St. Lawrence blue whale vocalizations revisited: Characterization of calls detected from 1998 to 2001
From 1998 to 2001, 115 h of acoustic recordings were made in the presence of the well-studied St. Lawrence population of blue whales, using a calibrated omnidirectional hydrophone flat ±3 dB response from 5 to 800 Hz suspended at 50 m depth from a surface isolation buoy. The primary field site for this study was the estuary region of the St. Lawrence River Québec, Canada, with most recordings made between mid-August and late October. During the recordings, detailed field notes were taken on all cetaceans within sight. Characterization of the more than 1000 blue whale calls detected during this study revealed that the St. Lawrence repertoire is much more extensive than previously reported. Three infrasonic 20 Hz and three audible range 30– 200 Hz call types were detected, with much time/frequency variation seen within each type. Further variation is seen in the form of call segmentation, which appears through examination of Lloyd’s Mirror interference effects to be controlled at least partially by the whales. Although St. Lawrence blue whale call characteristics are similar to those of the North Atlantic, comparisons of phrase composition and spacing among studies suggest the possibility of population dialects within the North Atlantic.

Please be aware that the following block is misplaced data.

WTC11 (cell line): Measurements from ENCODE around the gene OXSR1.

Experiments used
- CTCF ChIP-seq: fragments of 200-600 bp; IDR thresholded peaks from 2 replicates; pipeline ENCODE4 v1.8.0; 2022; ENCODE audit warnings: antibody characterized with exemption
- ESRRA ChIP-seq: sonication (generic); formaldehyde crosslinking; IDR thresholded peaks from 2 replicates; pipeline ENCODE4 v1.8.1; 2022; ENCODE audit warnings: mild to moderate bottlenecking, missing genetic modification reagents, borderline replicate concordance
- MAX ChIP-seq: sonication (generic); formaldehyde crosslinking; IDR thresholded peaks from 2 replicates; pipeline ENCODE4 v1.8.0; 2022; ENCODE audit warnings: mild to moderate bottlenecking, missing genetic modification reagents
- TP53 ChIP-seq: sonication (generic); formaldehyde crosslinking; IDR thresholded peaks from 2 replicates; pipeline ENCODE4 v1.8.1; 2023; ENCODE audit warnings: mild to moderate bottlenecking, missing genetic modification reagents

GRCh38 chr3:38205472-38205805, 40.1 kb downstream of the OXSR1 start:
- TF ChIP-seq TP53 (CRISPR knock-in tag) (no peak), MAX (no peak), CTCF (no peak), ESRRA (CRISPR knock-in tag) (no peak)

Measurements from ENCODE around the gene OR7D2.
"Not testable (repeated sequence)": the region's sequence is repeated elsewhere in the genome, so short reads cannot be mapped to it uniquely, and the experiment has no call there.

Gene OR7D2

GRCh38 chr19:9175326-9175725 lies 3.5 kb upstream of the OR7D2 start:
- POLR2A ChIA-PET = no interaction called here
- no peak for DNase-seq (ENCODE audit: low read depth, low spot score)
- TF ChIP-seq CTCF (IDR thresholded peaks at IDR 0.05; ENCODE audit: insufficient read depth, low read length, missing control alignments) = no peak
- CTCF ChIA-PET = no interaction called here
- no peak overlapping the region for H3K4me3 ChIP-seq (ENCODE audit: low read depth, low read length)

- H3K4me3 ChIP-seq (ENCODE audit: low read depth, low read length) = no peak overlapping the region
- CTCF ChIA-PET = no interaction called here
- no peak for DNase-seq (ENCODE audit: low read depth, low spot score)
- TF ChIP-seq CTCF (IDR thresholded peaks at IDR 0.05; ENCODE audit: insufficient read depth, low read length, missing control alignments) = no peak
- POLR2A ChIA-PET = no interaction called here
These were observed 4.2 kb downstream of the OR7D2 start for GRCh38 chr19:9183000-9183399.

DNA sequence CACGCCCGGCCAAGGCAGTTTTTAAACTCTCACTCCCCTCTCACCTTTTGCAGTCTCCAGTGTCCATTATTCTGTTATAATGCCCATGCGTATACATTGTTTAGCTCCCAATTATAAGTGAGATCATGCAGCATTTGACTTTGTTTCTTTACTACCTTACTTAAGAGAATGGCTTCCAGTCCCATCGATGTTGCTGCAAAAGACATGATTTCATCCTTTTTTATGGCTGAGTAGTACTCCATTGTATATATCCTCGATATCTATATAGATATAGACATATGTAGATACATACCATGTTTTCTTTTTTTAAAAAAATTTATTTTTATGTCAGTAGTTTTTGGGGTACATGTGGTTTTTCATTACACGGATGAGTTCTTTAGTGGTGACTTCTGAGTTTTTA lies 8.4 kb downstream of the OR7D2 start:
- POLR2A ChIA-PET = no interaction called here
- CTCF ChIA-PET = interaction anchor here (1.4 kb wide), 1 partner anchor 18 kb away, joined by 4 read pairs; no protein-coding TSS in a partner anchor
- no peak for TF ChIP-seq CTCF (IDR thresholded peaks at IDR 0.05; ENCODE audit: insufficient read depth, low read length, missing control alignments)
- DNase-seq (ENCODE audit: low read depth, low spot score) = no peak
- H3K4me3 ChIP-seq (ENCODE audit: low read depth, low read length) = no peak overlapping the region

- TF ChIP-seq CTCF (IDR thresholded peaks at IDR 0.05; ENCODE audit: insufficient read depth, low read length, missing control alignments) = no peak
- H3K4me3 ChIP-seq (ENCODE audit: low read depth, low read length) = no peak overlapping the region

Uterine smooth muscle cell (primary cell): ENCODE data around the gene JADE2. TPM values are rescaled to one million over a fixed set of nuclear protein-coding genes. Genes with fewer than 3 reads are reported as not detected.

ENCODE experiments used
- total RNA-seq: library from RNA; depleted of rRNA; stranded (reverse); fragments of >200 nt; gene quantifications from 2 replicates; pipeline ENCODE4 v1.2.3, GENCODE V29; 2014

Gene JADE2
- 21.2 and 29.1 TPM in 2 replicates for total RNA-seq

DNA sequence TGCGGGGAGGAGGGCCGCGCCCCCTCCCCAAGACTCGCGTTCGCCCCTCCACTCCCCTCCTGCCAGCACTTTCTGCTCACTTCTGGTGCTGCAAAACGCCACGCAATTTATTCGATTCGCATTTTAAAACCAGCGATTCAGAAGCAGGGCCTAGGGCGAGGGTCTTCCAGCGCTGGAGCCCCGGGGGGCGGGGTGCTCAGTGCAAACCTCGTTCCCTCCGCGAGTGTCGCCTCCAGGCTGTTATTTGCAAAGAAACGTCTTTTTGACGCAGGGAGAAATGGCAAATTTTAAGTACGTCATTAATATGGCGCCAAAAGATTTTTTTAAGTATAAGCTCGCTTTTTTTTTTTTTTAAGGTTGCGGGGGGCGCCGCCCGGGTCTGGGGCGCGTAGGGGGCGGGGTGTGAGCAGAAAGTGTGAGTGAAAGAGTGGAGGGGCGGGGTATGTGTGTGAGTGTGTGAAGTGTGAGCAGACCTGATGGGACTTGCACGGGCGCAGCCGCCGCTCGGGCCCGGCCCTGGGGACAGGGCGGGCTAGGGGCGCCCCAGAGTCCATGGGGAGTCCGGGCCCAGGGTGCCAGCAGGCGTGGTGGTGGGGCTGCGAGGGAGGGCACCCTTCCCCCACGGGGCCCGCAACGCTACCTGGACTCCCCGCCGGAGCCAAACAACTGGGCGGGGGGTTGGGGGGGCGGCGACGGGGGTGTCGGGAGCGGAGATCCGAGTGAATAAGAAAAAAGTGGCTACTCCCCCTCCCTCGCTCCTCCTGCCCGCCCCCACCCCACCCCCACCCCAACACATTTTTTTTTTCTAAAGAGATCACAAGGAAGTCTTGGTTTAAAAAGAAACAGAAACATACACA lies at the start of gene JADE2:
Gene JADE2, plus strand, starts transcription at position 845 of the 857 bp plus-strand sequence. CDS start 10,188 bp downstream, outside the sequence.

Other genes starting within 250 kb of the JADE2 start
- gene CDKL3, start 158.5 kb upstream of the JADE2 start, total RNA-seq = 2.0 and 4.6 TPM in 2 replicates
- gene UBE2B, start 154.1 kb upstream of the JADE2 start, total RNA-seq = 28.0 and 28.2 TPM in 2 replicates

Berchok, C. L., D. L. Bradley and T. B. Gabrielson. 2006. St. Lawrence blue whale vocalizations revisited: Characterization of calls detected from 1998 to 2001. Journal of Acoustical Society of America . 120(4): 2340-2354.
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